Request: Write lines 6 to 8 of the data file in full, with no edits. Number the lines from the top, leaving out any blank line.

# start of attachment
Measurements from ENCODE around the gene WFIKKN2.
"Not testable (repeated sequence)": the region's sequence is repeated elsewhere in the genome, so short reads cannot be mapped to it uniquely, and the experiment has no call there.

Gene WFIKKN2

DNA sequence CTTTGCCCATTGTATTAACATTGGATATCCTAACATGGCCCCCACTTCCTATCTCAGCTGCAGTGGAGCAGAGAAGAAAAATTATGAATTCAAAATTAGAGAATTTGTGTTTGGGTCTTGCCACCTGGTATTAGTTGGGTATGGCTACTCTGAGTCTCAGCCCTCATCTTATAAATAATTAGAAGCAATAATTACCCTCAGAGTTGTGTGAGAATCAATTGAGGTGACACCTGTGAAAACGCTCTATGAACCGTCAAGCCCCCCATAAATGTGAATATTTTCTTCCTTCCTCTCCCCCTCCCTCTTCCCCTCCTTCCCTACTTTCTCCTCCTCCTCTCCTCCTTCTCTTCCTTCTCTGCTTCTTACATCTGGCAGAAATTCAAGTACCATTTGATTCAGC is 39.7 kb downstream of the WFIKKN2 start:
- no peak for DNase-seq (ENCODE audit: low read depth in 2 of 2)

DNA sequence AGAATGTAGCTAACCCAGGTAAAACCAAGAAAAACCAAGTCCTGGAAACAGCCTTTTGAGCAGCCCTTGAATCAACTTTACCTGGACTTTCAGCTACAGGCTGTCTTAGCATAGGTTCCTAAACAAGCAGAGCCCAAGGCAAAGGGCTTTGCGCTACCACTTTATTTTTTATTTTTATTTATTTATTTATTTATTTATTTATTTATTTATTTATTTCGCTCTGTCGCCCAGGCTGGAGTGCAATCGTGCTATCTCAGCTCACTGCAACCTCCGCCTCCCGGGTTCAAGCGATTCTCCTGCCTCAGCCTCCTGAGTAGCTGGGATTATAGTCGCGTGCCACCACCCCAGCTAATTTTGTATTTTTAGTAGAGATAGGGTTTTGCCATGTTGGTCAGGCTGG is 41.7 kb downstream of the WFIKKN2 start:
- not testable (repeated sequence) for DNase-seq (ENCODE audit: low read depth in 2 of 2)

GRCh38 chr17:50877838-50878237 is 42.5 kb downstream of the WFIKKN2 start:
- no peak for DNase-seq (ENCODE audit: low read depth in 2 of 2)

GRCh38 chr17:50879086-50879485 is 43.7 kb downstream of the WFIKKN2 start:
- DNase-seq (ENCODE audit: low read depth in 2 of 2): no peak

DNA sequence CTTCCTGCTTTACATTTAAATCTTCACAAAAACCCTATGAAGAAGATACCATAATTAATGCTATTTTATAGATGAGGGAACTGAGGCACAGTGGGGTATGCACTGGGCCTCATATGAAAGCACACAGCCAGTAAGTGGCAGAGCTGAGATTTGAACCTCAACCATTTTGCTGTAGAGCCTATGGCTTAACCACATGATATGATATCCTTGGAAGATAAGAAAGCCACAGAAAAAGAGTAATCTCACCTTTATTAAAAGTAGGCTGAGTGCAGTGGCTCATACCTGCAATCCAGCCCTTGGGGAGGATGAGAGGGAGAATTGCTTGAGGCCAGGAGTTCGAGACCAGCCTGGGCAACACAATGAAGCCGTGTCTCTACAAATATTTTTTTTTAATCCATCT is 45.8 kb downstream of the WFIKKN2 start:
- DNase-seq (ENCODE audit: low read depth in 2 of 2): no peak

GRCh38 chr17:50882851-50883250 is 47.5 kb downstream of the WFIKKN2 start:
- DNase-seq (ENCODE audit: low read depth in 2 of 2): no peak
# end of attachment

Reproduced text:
DNA sequence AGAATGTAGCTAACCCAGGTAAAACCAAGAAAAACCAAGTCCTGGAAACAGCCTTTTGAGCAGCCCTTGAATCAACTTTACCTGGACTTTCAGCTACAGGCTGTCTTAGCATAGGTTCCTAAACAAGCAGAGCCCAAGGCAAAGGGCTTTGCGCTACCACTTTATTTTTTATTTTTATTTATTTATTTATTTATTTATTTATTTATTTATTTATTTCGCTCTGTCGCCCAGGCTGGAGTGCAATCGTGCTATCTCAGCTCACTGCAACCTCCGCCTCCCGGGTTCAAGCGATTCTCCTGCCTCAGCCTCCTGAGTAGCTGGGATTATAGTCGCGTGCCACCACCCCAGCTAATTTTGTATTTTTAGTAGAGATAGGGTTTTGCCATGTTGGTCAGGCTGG is 41.7 kb downstream of the WFIKKN2 start:
- not testable (repeated sequence) for DNase-seq (ENCODE audit: low read depth in 2 of 2)

GRCh38 chr17:50877838-50878237 is 42.5 kb downstream of the WFIKKN2 start: